Re: Kung Fu styles
Posted: Jul 15, 2006 5:45 PM
> Traditionally, you ask the person to commit to a date,
> then if it's done by that date, you got your money's
> worth. If not, then you're not getting good value, so to
> speak. The problem is, this doesn't work well with
> software of any non-trivial complexity.
I think/hope most projects would begin with an estimate. As you get more done you update the estimate. "The date" is virtually always a moving target that you refine as you go along.
> People want to be assured that they are not "screwed", so
> to speak. The problem is -- it's IMPOSSIBLE to know. The
> only person who can even have a hope of judging a
> programmer is another programmer of equivalent experience
> and domain of expertise. That's why programmers like open
> source -- because the judgement of peers is meaningful.
That's taking it a bit too far. There's usually a contract that details (more or less) what the customer wants and this is where you are trying to get to, right? Customers are not interested in "the good vibes" you had while coding and hence appreciating your work on some "deeper" level. What they want is a functional product. Nothing wrong with that.
> And then the very notion of value is extremely subjective
> and inconstant. For example, how do you know if an apple
> is worth 1 dollar? Well, you have to taste it for one.
> But what if it tastes great? To some, that means it's
> s worth even 10 bucks. To others even a great tasting
> apple is not worth more than 5 cents.
Economists have been eating these apples and oranges for well over 200 years. There's of course a whole bunch of opinions but the dominant approach with neoclassical economics is that of marginal utility. The price you pay for things is basically the result of a dynamic equilibrium between sellers and buyers that captures average value of whatever it is you are willing to pay for. That's a simplification of course, but it's still useful.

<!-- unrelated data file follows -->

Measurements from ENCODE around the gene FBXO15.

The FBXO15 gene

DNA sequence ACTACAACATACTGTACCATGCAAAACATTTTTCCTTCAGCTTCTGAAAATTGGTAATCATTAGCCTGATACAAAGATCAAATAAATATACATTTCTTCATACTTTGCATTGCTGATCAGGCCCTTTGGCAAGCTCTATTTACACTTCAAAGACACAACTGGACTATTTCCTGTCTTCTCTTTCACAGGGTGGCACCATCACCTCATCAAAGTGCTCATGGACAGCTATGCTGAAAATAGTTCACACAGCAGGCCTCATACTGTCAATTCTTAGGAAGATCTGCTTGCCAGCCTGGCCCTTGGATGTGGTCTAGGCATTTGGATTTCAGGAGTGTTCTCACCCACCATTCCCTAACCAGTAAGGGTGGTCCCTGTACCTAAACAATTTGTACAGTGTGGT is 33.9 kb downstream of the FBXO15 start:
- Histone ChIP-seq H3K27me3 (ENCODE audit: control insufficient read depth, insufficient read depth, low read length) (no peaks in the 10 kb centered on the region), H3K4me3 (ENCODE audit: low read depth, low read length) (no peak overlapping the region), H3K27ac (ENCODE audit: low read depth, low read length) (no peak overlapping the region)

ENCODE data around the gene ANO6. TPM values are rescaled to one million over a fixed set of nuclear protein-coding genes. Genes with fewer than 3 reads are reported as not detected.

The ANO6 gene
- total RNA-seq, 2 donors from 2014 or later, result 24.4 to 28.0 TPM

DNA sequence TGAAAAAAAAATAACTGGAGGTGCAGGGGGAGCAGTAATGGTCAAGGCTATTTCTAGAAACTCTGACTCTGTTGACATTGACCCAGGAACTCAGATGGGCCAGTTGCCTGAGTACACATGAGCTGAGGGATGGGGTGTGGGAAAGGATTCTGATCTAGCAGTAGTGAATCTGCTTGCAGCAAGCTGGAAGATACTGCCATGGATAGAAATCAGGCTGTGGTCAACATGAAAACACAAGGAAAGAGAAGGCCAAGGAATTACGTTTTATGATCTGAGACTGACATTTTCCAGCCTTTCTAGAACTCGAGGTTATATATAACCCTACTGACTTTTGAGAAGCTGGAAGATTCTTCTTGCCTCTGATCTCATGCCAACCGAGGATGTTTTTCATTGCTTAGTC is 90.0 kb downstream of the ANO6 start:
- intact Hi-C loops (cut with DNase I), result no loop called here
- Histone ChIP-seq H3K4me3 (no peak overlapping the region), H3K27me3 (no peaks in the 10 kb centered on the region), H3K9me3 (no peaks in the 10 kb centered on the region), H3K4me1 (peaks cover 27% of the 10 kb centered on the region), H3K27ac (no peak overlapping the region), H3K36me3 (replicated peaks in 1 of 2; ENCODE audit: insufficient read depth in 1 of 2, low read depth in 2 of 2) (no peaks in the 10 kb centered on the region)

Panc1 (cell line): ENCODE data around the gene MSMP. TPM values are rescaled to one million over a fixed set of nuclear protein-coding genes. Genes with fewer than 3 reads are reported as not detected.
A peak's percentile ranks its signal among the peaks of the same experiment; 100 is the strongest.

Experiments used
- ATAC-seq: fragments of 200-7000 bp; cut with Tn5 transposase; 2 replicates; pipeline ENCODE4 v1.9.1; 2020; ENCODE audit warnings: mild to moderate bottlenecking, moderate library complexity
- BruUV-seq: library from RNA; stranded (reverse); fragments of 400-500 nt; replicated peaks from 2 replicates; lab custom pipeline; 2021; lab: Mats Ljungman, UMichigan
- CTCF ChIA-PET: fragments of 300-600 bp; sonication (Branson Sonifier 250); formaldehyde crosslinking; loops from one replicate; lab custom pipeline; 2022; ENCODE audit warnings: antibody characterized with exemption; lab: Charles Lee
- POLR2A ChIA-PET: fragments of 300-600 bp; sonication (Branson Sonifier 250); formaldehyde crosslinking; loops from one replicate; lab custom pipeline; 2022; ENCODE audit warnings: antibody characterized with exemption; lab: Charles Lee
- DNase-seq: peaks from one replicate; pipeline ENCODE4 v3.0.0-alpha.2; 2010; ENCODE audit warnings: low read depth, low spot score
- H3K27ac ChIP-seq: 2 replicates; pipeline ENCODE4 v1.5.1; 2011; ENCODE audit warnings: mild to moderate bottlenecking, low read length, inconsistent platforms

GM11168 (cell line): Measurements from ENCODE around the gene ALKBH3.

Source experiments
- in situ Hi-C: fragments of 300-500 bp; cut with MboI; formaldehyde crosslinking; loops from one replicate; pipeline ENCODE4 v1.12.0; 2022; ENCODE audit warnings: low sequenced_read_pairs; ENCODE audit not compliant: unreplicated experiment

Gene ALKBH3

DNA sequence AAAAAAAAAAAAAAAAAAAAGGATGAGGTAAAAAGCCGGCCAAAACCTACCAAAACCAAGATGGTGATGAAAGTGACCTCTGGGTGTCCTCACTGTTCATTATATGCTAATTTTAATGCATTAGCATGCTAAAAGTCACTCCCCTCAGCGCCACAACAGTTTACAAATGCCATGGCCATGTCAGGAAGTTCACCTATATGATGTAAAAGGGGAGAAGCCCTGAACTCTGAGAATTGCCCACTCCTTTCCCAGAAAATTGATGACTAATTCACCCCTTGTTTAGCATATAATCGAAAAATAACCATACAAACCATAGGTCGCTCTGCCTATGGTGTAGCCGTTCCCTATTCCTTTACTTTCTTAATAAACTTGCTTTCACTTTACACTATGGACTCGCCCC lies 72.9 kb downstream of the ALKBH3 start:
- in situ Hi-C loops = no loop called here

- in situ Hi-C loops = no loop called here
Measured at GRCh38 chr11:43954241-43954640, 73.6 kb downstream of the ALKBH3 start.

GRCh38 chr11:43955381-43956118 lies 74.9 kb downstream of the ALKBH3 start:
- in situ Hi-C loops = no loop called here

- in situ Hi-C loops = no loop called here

> This problem will never be solved. For this reason,
> programming will never be a happy job. Oh, programming
> can be pure bliss if you do it for yourself, or out of
> love, unconcerned about any judgements or money (but
> that's not what I call "a job"). But if you ever have to
> report to anyone or if you ever do it for someone else, it
> will always be a mediocre experience at best, because the
> other person will likely doubt the value they're getting,
> and there really will be no objective/reliable way of
> proving the value either.
I don't really see why other people's "feeling of value" has anything to do with you enjoying the work you do. I try to have a good time programming (for money or not) and not worry about what other people "might" think.
Back to the point... given our current state of knowledge, software development processes are non-deterministic. If some very bright psychologist comes up with a model that can predict people's behaviour in a frequently changing environment I'll be the first to use it! We don't have much right now.
However, it's not all chaos either, is it? When we are incapable of formalizing all this stuff into a model what comes into play is experience... I was reading an interview with Marvin Minsky (AI guru) the other day - I think it's in MIT Technology Review - and what struck me as interesting is that after all this time we still can't get a computer to draw the simple logical connections a 3-4 year old can do. That should be enough to put ALL deterministic theories of software development in perspective.
In the end of the day it is VERY difficult to disagree with Bruce on this one. Shouldn't this be common sense? I find it quite strange that people are willing to pull in a whole bunch of physics examples and say "Things are deterministic... if we know XYZ". But that's the whole point. We don't know XYZ. And provided that we don't know XYZ the approach should account for that rather than ignore it.
Back in the real world I think most people implicitly use a non-deterministic model. The whole idea of short and focused iterations is to contain "the unknown" factors and make mistakes in small steps.